Facebook eliminates one biometric facial recognition feature and expands another

The facial recognition-based tag suggestion feature has been discontinued by Facebook, while the face recognition feature which alerts users when their image is recognized on the platform is being extended from some users to the rest, on an opt-in basis. Facebook announced the changes in a blog post by Facebook AI Applied Research Lead Srinivas Narayanan.

The face recognition feature, which was originally launched in late-2017, is meant to help users protect their identity, according to the company. Users who have not previously had access to the feature will be presented a notice in their News Feed about its use, along with a button for activating or deactivating it. The feature’s default setting for new users is off, unless they previously had tag suggestions enabled, in which case they will still see the notification about the changes. Photo tagging will still be available, but only manually for those who do not have face recognition enabled.

For people who already have the broader face recognition feature available, no notice will be provided, but for those who have it activated, it will perform both tag suggestions and Photo Review functions, the latter of which identifies users in untagged photos.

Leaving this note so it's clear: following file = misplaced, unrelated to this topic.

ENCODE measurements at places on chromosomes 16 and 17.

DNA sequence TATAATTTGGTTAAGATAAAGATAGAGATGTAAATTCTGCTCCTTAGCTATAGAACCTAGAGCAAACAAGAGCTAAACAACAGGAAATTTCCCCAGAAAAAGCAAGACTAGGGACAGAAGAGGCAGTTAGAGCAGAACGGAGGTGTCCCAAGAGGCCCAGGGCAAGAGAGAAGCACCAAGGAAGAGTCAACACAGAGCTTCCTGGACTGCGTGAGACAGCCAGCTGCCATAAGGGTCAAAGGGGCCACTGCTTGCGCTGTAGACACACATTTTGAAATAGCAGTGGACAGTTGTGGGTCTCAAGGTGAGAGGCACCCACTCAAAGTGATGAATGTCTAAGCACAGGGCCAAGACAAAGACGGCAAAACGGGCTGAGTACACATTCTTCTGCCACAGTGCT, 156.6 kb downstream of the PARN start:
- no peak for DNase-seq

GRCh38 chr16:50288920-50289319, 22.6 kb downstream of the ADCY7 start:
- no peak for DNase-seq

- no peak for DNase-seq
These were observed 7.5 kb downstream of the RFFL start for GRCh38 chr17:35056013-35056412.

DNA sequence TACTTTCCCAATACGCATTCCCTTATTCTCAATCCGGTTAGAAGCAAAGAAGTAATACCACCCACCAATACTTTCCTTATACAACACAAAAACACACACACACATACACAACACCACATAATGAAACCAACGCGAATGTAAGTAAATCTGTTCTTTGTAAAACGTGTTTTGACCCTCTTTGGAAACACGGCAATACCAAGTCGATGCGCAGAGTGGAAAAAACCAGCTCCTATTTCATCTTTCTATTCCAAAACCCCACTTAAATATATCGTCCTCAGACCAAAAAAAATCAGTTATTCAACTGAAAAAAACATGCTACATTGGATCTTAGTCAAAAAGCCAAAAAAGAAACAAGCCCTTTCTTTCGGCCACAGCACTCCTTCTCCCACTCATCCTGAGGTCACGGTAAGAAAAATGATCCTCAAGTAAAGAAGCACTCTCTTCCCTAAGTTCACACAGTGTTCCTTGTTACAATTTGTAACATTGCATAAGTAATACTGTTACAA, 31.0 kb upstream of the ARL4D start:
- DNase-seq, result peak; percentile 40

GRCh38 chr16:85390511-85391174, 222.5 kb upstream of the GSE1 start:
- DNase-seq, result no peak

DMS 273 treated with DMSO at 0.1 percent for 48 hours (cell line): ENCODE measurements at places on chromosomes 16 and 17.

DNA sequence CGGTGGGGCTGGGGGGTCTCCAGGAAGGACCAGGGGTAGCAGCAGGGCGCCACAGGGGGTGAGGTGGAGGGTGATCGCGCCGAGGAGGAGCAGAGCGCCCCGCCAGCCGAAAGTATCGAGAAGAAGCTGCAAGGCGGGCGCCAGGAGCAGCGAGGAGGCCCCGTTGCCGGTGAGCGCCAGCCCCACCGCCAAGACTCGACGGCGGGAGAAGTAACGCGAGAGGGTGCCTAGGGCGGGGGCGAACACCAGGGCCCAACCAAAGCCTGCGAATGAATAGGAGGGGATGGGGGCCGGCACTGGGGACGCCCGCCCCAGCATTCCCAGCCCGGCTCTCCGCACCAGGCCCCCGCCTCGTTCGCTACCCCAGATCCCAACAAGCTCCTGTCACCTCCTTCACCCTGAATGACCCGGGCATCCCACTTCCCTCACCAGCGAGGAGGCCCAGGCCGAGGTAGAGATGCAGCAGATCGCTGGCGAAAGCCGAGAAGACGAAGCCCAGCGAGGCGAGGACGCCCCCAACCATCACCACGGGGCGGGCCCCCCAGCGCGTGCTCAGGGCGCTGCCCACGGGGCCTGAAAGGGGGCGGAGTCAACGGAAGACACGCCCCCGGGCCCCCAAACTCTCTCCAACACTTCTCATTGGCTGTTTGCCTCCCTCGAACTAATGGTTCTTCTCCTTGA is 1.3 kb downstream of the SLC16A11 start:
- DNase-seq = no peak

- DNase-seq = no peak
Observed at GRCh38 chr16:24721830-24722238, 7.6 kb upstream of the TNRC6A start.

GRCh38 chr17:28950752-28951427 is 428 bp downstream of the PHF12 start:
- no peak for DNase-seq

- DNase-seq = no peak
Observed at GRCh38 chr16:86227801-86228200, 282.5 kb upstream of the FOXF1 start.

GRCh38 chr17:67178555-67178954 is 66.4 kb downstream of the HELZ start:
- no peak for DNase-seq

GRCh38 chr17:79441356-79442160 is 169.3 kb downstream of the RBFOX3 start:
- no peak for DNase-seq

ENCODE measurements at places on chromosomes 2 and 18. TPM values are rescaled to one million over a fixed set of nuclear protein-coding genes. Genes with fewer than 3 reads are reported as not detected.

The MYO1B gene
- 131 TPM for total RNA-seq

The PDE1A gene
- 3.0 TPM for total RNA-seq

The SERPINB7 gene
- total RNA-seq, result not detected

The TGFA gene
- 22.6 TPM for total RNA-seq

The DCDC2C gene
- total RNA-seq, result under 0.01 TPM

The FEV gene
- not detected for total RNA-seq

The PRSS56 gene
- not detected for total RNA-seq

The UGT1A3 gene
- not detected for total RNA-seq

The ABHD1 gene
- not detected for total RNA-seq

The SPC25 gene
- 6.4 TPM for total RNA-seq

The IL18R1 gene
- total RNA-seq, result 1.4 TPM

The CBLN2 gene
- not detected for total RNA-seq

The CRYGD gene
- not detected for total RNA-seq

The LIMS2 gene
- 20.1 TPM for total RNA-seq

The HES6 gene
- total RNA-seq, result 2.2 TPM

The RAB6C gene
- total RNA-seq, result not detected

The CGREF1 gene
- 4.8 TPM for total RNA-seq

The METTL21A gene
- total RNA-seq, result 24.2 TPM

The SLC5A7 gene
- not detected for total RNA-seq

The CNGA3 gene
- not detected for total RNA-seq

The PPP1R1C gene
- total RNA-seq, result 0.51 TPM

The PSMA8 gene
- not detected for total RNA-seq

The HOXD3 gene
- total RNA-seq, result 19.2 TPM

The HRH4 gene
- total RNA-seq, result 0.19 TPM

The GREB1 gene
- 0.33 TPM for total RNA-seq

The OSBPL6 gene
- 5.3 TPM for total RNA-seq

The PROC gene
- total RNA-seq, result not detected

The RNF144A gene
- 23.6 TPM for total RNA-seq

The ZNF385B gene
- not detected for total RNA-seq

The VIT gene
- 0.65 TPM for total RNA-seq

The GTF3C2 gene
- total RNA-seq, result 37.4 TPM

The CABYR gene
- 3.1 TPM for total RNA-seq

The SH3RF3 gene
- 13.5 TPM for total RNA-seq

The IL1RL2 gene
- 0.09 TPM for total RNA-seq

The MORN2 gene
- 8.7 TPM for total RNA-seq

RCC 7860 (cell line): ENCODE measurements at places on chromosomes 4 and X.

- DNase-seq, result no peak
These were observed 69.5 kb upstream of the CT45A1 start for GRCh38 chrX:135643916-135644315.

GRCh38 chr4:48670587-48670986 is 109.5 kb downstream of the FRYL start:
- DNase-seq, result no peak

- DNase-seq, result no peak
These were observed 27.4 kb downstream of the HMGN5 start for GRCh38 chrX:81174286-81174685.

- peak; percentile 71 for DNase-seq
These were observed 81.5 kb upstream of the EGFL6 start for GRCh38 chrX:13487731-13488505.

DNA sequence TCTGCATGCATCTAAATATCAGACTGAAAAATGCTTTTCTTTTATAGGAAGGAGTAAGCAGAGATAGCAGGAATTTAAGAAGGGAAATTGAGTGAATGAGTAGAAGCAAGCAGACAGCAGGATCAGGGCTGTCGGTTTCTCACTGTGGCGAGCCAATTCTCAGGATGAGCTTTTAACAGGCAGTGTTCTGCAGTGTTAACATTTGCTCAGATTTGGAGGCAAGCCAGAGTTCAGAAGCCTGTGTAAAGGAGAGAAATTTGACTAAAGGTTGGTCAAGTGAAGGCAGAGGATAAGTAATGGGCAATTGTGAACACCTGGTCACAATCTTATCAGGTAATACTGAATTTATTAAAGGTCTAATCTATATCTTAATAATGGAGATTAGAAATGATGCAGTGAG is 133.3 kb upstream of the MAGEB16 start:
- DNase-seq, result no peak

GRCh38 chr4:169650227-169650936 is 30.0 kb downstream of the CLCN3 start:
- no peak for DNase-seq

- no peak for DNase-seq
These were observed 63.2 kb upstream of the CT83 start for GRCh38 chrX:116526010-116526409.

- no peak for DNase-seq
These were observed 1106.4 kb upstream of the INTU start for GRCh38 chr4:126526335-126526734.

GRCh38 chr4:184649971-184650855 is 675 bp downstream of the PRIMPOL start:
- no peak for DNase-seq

Narayanan writes that the company has engaged privacy experts, academics, regulators and others, and made the settings easier to understand and change. He also notes that Facebook does not share facial recognition data with third parties.

Gizmodo reports that the change is motivated by the FTC’s recent ruling that Facebook must make changes and pay $5 billion for violating user privacy. The changes demanded included stronger efforts to inform users and a requirement for explicit consent for each different usage of biometric data.

“This work is the last phase of a long-planned deprecation of the Tag Suggestions setting,” a Facebook representative told Gizmodo. “For context, the 2017 effort was the culmination of over two years of work. During this time we’ve worked to improve the rollout experience based on feedback from people, privacy stakeholders, and regulators. The FTC order is still pending approval but per our earlier post, we’ve agreed to a more comprehensive privacy framework that governs how we build our products. Face recognition is part of that conversation.”

Facebook is still facing a lawsuit over its use of facial biometrics in Illinois.

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